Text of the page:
Extraordinary Session on Education post-covid-19, co-hosted by the Governments of Ghana, Norway, the UK and UNESCO. Speech by PM Erna Solberg.
Excellences, ladies and gentlemen.
We all know that education is the most powerful investment we can make in our future. Now, COVID-19 is putting our commitment to the test.
In Norway, as in countries all over the world, we are experiencing how devastating the pandemic is for people’s health, our economies and societies. We must combat the pandemic in order for society and schools to return to normal.
But more than returning to normal, education holds the key to unlocking sustainable development and building back better.
We know that education reduces poverty and exploitation.
We know that education increases productivity and leads to higher earnings. We know that a child whose mother can read is far more likely to live a healthy life.
Malala told us that “One child, one teacher, one book, one pen can change the world”.
To me this means that education is the key to freedom and progress for all, including for girls all over the world.
During the pandemic 1.6 billion students have been directly affected by lock-downs and closed schools. School closures have stripped many children of the opportunity to learn, a safe space and even healthy meals. For girls, the probability of early marriage and early pregnancies have increased.
It is likely that many learners will never return to school. I fear that the pandemic will cause permanent setbacks for education and gender equality. This would lead to permanent loss in learning and trillions lost in earnings.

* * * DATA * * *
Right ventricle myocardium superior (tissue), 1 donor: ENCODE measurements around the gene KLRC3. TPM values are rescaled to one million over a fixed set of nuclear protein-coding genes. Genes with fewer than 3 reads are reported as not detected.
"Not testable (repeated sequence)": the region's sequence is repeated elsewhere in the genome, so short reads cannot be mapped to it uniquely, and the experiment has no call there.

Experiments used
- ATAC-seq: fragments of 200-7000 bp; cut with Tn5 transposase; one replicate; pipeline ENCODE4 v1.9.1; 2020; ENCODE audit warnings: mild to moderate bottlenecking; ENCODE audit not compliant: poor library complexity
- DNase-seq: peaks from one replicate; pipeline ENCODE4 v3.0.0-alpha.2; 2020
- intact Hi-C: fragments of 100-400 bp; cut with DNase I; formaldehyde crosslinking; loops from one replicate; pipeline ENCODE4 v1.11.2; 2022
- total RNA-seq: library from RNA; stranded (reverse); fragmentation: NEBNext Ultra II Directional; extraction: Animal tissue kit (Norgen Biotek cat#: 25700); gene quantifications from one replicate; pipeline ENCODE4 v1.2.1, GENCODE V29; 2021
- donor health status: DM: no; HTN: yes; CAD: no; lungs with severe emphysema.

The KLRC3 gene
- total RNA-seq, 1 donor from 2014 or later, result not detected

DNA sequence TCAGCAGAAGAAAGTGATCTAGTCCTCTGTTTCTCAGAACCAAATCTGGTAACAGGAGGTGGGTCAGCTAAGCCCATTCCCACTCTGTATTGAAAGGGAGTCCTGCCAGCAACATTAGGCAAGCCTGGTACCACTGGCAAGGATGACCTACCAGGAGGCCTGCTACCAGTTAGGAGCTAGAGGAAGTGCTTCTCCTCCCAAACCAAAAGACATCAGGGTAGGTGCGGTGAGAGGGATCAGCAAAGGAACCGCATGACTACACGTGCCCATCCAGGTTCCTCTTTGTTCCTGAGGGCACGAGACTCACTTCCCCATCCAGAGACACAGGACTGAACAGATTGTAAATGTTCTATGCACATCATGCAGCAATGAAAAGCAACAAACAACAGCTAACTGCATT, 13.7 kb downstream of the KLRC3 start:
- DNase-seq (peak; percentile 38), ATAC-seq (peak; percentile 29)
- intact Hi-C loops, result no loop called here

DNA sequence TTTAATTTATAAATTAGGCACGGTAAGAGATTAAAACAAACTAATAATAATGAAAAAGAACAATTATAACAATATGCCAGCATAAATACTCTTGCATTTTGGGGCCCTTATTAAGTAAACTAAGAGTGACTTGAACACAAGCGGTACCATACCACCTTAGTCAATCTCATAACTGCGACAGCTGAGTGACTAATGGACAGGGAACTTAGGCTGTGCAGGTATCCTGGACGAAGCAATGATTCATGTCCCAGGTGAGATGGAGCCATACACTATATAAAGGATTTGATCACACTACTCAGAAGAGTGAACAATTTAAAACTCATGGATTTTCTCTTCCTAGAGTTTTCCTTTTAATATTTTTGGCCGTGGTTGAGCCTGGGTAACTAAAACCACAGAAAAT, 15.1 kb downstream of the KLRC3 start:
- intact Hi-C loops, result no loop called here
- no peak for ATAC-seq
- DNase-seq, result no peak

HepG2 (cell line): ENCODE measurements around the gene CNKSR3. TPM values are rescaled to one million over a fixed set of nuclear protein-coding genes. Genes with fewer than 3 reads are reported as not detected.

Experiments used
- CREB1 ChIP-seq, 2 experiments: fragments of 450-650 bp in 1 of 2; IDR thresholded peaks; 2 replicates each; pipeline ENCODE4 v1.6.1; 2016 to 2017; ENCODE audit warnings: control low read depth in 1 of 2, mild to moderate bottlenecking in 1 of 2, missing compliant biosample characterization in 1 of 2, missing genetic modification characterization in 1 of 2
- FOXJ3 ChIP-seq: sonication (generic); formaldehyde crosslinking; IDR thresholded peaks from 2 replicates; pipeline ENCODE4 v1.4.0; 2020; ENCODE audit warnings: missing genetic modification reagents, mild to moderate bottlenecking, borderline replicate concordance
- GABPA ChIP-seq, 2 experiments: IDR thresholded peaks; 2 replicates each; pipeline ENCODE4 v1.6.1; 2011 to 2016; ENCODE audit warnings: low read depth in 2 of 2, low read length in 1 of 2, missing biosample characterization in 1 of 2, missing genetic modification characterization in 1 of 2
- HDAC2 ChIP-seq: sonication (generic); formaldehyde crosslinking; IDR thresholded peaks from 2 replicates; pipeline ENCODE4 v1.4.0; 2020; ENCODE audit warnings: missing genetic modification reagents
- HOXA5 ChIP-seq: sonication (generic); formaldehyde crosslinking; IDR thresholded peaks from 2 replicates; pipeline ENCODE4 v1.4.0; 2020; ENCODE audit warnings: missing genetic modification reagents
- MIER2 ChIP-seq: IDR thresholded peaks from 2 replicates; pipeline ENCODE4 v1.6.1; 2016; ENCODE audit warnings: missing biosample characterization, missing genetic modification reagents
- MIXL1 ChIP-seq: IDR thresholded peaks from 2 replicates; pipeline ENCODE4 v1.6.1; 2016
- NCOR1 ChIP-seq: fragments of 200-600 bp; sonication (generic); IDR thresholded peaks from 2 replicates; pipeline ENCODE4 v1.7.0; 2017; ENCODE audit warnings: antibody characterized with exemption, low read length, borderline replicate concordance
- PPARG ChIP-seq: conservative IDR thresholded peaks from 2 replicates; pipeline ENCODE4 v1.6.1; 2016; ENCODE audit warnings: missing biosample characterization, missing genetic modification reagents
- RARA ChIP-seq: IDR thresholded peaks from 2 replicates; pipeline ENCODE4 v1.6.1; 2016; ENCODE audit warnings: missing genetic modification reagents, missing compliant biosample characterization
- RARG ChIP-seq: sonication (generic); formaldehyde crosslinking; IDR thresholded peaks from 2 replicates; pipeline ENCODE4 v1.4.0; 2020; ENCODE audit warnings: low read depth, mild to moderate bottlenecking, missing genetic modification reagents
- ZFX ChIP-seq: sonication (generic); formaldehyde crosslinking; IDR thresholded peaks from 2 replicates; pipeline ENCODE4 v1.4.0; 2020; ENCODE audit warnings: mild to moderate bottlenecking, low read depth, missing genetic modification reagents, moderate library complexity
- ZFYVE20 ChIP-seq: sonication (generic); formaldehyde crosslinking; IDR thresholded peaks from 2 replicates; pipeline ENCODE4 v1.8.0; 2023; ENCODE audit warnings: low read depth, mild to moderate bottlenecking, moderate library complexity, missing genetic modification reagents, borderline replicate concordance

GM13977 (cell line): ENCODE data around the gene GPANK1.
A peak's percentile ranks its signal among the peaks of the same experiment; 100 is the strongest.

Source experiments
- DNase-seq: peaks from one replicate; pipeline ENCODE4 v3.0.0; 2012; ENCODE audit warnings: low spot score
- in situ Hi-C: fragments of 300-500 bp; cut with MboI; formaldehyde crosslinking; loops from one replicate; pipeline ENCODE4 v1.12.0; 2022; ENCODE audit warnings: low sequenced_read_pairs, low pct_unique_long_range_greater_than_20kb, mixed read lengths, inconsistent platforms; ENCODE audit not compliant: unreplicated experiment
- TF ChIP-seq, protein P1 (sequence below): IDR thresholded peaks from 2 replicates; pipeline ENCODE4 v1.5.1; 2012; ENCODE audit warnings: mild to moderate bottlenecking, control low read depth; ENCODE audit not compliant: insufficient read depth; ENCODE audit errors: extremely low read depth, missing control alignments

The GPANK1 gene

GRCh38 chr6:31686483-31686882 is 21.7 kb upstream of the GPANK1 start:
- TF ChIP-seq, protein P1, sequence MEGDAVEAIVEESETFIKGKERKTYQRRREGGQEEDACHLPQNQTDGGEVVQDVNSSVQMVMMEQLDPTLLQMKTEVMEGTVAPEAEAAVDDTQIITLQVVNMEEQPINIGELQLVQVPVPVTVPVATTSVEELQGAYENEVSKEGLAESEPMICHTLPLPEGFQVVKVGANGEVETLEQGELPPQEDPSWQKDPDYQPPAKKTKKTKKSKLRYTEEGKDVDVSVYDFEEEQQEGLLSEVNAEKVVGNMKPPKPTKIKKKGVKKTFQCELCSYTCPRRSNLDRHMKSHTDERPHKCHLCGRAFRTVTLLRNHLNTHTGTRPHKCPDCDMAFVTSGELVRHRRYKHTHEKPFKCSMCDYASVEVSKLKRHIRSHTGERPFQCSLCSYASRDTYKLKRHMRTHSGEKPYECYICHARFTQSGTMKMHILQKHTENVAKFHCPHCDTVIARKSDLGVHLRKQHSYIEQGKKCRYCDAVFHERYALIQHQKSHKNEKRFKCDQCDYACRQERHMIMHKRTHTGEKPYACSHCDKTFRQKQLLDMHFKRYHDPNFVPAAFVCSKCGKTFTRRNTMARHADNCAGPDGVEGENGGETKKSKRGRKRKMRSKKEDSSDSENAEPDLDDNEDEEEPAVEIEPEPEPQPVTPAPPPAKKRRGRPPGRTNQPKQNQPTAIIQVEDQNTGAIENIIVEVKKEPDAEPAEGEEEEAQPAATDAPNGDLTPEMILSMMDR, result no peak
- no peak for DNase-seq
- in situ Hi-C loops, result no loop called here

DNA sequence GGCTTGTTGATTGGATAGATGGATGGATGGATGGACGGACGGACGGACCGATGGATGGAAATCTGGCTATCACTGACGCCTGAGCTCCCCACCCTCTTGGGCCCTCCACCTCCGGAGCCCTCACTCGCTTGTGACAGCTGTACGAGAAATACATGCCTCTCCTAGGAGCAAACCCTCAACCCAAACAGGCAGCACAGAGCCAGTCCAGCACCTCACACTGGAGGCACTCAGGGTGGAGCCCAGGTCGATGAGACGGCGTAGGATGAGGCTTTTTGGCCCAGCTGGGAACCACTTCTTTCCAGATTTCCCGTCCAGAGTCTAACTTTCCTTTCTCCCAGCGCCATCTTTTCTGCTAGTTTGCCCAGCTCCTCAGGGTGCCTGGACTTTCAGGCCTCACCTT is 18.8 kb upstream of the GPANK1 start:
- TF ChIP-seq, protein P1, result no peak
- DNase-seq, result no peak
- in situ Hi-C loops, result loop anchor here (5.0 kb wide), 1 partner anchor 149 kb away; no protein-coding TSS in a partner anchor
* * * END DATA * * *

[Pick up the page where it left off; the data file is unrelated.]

We can therefore safely say that financing of education should not be regarded as an expenditure, but as the best investment societies can make.
Two elements are important for rapid recovery: financing and political commitment.
To achieve the education SDG, countries must invest a higher share of national resources in education. In many cases, the right to education will remain an empty promise unless education spending increases.
We need to mobilize more international financing for global education.
And, we need to assure that all investments are used effectively.
The times ahead will be a test of our ability to deliver on political commitments and cooperation.
It will also be a time of opportunity: Opportunity to address the learning crisis. Opportunity to test new innovative tools. Opportunity to strengthen synergies between health and education to ensure that even the most marginalized children survive and thrive.
We need effective cooperation at the global and national levels, to seize the opportunities.
I support the Global Education Meetings’ declaration and its clear propositions to fast track progress on SDG 4.
All children, and, I should stress, all girls, must return to school. This is vital for rebuilding economies and societies, and for the freedom of our children.
This is our responsibility.